Agility, speed and deeper connections
I recently spoke candidly with 30 vice presidents of sales about how this COVID-19 moment has transformed their business, personal lives, and leadership philosophy. Their message was loud and clear. If you are not comfortable with speed, experimentation and building deeper customer relationships, your business is vulnerable. Alignment challenges, customer relationship pressures, and unproductive meetings are painful and demoralizing. But avoidance is always much more dangerous than confronting a difficult problem. Relationship complications always expand with time, especially in a pandemic when the rules are changing right before your eyes.
The senior leaders I spoke to shared they have been forced to reassess, reconfigure, and revise their leadership philosophies. They are spending more of their day understanding their customer’s needs, moving faster, and investing in relationships with the customer and their associates. What decisions have you been avoiding and are you moving fast enough? There are three questions I have been pondering as I redesign my business.
What investment decisions are you avoiding?
Bain found that less than 20% of organizations have a data-driven, quantified understanding of the total market opportunity, leading to untapped customer potential. And less than one-quarter have an account management process in place, identifying how customers make decisions. Most companies are not having crucial conversations with their sales organizations on how they manage, invest in, and engage with their top customers. There is an enormous amount of wasted resources deployed within the customer development process. Is your team delaying difficult, inevitable customer investment conversations? What sacred cow expenditures need to be redistributed or eliminated altogether?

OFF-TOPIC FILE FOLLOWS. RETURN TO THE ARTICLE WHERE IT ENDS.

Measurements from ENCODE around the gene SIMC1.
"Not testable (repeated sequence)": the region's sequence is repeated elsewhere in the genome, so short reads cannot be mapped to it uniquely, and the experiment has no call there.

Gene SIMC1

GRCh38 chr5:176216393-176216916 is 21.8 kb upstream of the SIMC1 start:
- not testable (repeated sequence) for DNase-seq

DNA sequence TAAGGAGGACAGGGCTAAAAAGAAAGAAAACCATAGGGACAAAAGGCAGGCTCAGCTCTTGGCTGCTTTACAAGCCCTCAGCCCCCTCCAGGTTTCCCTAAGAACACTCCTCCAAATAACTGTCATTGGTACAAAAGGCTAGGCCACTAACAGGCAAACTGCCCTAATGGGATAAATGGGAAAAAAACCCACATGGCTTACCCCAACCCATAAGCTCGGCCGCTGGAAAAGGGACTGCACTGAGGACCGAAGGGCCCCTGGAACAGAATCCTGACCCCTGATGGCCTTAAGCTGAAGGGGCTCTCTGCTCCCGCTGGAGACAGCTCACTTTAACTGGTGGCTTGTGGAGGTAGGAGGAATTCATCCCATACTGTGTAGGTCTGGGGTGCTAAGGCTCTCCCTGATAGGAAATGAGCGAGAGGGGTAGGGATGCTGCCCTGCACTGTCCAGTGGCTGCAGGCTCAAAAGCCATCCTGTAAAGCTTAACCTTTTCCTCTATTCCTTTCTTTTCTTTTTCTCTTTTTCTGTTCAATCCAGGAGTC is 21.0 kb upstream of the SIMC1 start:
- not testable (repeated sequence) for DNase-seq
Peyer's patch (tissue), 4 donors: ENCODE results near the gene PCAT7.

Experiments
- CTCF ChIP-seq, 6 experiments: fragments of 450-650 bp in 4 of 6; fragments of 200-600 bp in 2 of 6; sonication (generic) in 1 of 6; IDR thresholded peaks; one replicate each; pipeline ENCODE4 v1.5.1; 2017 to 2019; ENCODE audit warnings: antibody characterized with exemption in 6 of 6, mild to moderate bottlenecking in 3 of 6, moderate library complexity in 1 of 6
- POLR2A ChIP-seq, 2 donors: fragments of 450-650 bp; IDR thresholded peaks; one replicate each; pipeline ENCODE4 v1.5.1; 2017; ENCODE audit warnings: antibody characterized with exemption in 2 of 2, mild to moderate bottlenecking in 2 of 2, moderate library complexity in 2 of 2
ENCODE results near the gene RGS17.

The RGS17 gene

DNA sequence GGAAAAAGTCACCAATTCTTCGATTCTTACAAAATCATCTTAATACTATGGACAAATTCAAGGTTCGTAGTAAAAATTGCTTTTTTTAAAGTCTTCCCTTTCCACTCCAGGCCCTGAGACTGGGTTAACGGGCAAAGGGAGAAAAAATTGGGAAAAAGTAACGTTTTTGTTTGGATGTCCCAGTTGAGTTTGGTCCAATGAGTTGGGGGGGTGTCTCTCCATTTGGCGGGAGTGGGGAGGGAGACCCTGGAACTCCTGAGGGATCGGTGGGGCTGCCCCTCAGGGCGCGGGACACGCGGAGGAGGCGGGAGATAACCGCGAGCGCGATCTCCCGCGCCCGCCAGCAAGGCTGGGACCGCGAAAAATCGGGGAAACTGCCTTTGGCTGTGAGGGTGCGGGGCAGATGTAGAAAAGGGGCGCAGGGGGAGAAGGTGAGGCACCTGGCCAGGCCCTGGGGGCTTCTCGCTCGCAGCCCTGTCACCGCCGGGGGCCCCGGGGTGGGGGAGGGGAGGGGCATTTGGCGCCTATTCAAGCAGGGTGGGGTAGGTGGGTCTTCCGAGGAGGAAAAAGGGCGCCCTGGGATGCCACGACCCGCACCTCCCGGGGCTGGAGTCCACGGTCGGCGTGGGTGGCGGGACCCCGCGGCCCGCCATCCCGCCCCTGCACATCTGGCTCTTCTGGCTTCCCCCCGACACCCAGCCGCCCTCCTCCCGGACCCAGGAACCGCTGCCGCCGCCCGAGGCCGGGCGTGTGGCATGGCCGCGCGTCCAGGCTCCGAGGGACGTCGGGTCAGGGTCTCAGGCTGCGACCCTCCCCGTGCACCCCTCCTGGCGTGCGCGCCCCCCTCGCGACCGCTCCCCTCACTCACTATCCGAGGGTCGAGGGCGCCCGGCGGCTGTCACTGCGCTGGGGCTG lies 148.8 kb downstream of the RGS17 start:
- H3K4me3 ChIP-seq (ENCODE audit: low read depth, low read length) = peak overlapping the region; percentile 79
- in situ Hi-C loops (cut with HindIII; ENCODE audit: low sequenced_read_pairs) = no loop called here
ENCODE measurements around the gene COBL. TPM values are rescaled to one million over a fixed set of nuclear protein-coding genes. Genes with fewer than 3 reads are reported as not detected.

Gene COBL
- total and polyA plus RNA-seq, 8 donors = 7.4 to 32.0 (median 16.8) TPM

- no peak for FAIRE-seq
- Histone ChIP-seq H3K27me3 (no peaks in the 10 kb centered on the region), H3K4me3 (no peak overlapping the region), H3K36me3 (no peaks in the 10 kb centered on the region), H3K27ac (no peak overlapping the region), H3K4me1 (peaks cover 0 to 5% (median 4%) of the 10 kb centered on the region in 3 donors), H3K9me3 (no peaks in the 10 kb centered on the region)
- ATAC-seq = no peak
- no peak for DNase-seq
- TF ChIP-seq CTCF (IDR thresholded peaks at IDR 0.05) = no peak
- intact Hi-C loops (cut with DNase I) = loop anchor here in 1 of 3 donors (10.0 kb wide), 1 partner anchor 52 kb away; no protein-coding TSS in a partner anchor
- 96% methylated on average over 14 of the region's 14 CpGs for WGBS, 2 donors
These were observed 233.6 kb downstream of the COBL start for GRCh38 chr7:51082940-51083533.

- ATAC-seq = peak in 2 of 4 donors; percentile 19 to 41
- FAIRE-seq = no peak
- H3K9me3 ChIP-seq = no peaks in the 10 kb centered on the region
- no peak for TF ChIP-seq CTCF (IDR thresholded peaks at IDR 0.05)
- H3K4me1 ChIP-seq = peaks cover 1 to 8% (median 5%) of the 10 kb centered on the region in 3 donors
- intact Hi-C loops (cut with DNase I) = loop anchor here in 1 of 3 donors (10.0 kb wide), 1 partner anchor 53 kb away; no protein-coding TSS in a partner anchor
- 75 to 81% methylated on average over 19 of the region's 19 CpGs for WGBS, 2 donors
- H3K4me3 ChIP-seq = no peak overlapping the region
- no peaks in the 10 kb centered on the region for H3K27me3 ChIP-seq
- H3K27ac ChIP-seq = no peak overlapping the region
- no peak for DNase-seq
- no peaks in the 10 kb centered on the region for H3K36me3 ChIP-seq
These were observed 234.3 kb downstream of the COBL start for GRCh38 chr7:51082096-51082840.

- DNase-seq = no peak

What customer problems are you not taking seriously?
Research shows that acquiring a new customer is anywhere from five to 25 times more expensive than retaining an existing one. Or just because a customer is growing does not mean they are profitable or should be a long-term investment. The most respected leaders dare to elevate difficult topics with their most important customers, strengthening trust. If you are not strong enough to embrace dicey conversations with customers, why would your team ever confront you? Not addressing an unprofitable customer relationship is more than a bad business decision; it weakens your culture. What current customer problems must be critically discussed?
What business meetings need to be reinvented — or killed?
Most organizations spend too much time presenting to each other and not enough time pausing, assessing competitive risks, or discussing the customer’s future needs. We struggle with too many meetings that are too long, with inappropriate agenda topics and the wrong people in attendance. The results? Sales and marketing leader’s employees are not in alignment with their retail customer’s evolving agenda. I observe this in my own research and coaching practice. Gartner recently conducted research that showed 56% of time spent on strategic planning is wasted by most organizations. We never get to the “critical few” topics that truly move the needle. Are you spending enough time critiquing your retail customer’s future needs or future threats that must be neutralized?
Transparent partnerships matter more now than ever before. This is the time to invest in your most valuable, trusting customers. The future of holistic partnerships will be guided by courageous conversations.
What difficult discussions are you avoiding with your team and your top customers?
Dan Mack is a strategist, advisor, author and performance coach to numerous companies, the founder of the Elevation Forum and the Ascent Leadership Grooup. You can learn more at mackelevationforum.com